Section 214 of the Consolidated Appropriations Act, 2021 (“CAA”) included optional and temporary relief for health flexible spending accounts (“health FSAs”) and dependent care assistance programs (“DCAPs”) offered in a Section 125 cafeteria plan (“cafeteria plan”). On February 18, 2021, the Internal Revenue Service (“IRS”) issued Notice 2021-15 providing guidance addressing these optional plan changes.
Briefly, highlights from the guidance include:
- Sec. 214 Health FSA and DCAP carryovers and extended grace period.
- The Sec. 214 carryover and extended grace period are only available for plan years that end in 2020 and/or 2021.
- The amount available to carry over may be less than the full unused amount at the end of the plan year.
- The length of the extended grace period may be shorter than the allowable 12 months.
- The carryover or grace period extension will not affect the maximum FSA and DCAP salary reductions for the year.
- Improved coordination with HDHP/HSA arrangements. Notice 2021-15 provides welcome relief to help participants preserve eligibility to contribute to a health savings account (“HSA”) when a health FSA includes a carryover or extended grace period. Employees would be able to “opt-out” of the traditional health FSA or make a mid-year election change to an HSA-compatible FSA.
- NEW: Mid-year election change relief for group health plan coverage. The guidance extends 2020 relief permitting mid-year election changes to prospectively enroll, disenroll, or change benefit options for group health plan coverage (medical, dental or vision) for plan years ending in 2021. Note, prior to adopting this relief, employers should obtain carrier (including stop loss carrier) approval.
- Form W-2 Reporting for DCAPs. Employers adopting the carryover or extended grace period relief for DCAPs will report the yearly salary reduction amount elected by the employee for the DCAP (plus any employer matching contributions). Employers are not required to adjust the amount reported in Box 10 due to the carryover or grace period.
- NEW: Retroactive amendment permitted for health FSAs or HRAs that offer over-the-counter (“OTC”) drugs and menstrual care products. Plans may be retroactively amended to allow reimbursement of expenses incurred on or after January 1, 2020, for menstrual care products and OTC drugs without a prescription.
Additional details on the above are below.
Sec. 214 Health FSA and DCAP Carryovers & Extended Grace Periods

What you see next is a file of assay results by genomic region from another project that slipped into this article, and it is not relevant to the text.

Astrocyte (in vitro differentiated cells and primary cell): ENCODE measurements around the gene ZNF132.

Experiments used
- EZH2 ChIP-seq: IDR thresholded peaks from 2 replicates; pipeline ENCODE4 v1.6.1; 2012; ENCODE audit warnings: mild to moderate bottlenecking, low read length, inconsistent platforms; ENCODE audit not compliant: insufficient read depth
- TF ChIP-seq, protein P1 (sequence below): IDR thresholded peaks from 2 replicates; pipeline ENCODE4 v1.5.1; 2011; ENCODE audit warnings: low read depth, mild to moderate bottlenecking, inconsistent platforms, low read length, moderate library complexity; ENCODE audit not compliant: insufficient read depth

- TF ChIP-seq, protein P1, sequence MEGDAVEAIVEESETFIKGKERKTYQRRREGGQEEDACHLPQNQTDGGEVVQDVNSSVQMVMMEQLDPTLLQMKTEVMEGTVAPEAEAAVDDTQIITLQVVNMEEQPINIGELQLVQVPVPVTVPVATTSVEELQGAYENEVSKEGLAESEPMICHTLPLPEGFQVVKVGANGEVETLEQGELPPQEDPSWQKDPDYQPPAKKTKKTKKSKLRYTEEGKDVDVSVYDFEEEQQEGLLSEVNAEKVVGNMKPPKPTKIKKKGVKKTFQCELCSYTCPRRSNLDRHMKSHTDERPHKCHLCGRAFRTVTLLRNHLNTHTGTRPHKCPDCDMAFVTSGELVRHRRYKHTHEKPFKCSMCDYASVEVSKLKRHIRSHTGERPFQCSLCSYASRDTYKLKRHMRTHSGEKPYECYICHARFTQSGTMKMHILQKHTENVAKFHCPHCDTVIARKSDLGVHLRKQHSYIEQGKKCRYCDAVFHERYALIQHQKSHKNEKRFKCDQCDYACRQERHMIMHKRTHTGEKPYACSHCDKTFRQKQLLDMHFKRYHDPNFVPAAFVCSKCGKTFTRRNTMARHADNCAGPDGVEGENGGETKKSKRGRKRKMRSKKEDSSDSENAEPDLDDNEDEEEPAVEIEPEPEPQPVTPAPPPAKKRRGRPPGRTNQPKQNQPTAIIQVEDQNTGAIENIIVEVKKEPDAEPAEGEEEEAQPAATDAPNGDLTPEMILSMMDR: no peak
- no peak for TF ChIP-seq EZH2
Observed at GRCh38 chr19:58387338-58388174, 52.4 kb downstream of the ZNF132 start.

A health FSA may permit a carryover of unused amounts remaining in the health FSA as of the end of the plan year (up to $550). A carryover is not permitted in a DCAP.
A health FSA and/or DCAP may permit a participant to apply unused amounts at the end of a plan year to pay expenses incurred for qualified benefits during a period of up to two (2) months and fifteen (15) days immediately following the end of the plan year. This is known as the “grace period.”
While inclusion of a carryover or grace period is not required, a health FSA may not have both a carryover and a grace period.
Sec. 214 Carryover and Extended Grace Period Relief
The Sec. 214 carryover relief allows an employer to amend the cafeteria plan to provide a carryover of all (or part of) the unused amounts remaining in a health FSA (including an HSA-compatible health FSA) or a DCAP as of the end of a plan year ending in 2020 and/or 2021 to the immediately subsequent plan year.
Under the extended grace period relief, an employer may amend the cafeteria plan to permit employees to apply unused amounts remaining in a health FSA or a DCAP as of the end of a plan year ending in 2020 and/or 2021 to reimburse expenses incurred for the same qualified benefit (medical care or dependent care) up to 12 months after the end of the plan year.
With respect to both the Sec. 214 carryover and the extended grace period, the following rules apply:
- The carryover and grace period are available to plans that currently have a grace period or provide for a carryover as well as plans that do not currently have these features. However, a plan may not have both a carryover and grace period. The plan amendment must specify which option is adopted for the applicable years.